• Consider offering flexibility for extra breaks so you can express milk, or temporarily reduced hours so that you can feed your baby, if that supports your decision to continue breastfeeding.

This second point does not appear to be compulsory and there is no legal imperative for an employer to give time off to express milk, but it can be argued that not doing so would put your health and your baby's health at risk.

Ask your workplace if they have a policy that covers breastfeeding and see what options they offer. Visit Maternity Action for further advice if you are having difficulties with your employer.

How do you express and store milk at work?

Your employer must provide a private, safe and warm room for you to express in. Ideally you should get going with expressing milk well before you go back to work so that you're confident in what you're doing. Give it a trial run for a couple of weeks before you go back so you can get used to expressing with a pump or by hand and your baby is used to a bottle.

I would feed my baby when she woke, then I expressed milk twice a day at work. I'd also built up an emergency freezer supply of expressed breastmilk before I went back to work.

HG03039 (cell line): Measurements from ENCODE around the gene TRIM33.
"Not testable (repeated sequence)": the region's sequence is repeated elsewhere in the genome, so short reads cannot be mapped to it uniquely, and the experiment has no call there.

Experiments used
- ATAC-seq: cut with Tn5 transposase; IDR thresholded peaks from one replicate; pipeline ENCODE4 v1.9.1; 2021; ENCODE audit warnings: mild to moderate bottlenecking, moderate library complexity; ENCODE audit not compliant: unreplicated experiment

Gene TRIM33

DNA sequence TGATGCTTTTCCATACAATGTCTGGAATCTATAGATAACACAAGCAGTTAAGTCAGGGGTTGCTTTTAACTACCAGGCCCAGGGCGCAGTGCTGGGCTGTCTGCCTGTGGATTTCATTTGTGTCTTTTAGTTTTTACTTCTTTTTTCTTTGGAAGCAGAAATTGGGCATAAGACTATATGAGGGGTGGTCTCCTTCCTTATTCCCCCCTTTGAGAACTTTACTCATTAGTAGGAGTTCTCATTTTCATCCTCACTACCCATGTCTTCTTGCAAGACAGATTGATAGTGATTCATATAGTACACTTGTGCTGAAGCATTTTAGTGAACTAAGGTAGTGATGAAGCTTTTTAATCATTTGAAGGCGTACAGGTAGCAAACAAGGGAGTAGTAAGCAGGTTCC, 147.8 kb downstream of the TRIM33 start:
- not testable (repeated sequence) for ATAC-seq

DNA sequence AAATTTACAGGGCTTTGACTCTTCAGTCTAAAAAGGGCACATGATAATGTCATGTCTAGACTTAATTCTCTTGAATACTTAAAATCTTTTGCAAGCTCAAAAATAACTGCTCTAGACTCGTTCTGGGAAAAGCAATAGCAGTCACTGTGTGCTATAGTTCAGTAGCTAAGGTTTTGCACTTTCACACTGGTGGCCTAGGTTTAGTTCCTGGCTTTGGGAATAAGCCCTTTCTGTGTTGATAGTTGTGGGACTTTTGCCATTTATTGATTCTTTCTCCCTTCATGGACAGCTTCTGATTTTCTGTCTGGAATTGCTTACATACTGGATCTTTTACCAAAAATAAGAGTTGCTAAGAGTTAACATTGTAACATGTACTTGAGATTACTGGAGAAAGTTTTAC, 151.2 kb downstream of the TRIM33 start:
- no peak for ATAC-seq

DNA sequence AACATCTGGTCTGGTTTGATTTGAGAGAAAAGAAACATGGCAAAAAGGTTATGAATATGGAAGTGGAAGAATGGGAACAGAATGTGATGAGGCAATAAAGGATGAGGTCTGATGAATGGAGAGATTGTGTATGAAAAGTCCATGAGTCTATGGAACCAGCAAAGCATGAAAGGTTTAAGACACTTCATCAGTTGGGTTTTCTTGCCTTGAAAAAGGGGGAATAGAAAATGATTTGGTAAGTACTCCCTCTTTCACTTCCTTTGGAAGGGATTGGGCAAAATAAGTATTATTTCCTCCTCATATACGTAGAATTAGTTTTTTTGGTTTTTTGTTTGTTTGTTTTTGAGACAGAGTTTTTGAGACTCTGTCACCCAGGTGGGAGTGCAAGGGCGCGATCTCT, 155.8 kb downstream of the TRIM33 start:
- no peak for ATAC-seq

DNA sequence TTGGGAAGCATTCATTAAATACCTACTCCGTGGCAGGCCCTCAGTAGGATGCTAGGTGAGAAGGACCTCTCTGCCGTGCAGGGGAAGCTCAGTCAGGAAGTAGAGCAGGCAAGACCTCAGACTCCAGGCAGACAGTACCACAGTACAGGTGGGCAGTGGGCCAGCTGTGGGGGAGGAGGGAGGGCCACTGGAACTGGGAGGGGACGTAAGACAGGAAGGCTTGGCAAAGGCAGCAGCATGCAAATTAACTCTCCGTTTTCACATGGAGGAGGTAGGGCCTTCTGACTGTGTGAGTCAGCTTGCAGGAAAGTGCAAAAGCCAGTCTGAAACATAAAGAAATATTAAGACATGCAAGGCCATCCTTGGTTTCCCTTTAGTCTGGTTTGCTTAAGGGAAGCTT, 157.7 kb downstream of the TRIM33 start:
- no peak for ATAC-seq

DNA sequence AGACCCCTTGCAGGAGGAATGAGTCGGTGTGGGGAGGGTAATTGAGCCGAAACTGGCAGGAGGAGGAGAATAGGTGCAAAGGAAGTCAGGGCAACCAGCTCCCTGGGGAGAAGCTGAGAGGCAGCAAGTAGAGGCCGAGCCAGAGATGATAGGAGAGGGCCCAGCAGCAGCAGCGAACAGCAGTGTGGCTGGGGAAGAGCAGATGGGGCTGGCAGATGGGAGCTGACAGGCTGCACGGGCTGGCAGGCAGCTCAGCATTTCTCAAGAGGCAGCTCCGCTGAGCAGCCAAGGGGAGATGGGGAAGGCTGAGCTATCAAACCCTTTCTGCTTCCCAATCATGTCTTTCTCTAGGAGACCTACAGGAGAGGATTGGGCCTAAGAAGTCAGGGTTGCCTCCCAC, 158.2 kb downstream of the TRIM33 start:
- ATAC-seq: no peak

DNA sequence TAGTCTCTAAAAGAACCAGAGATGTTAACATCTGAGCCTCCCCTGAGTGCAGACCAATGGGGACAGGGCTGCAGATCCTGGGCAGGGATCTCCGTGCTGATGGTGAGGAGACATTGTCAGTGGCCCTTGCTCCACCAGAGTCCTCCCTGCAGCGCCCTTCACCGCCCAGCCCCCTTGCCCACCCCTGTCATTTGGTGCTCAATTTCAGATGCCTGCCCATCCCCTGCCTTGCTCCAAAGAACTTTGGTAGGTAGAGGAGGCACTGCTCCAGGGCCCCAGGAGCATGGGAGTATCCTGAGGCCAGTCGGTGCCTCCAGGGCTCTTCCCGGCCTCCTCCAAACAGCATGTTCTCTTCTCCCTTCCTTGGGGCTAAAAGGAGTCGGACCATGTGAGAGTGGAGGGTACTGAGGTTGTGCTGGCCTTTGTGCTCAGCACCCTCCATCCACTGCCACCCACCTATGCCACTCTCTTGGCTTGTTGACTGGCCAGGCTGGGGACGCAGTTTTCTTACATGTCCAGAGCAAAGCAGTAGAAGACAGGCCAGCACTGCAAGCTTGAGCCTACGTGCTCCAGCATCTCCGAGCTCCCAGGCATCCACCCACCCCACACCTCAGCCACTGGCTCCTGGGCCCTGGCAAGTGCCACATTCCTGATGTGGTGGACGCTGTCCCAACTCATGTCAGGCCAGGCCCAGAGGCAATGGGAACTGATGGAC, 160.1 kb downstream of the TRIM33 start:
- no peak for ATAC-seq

It's also your employer's responsibility to provide a clean, safe place for you to store breast milk during the day. Make sure you label each feed with the date and time it was expressed so the person caring for your child knows which one to use first.

Breast milk can be kept for up to five days in the fridge so you can express milk on a Friday and keep it in the fridge for your baby to have on the Monday.

Where can I get advice on breastfeeding after returning to work?

It's worth speaking to any friends or family who have done it as they may be able to offer tips and tricks, or help you find a solution to any difficulties. There are also lots of women on Mumsnet's infant feeding Talk forums who are around at all times of day and night to offer advice and support.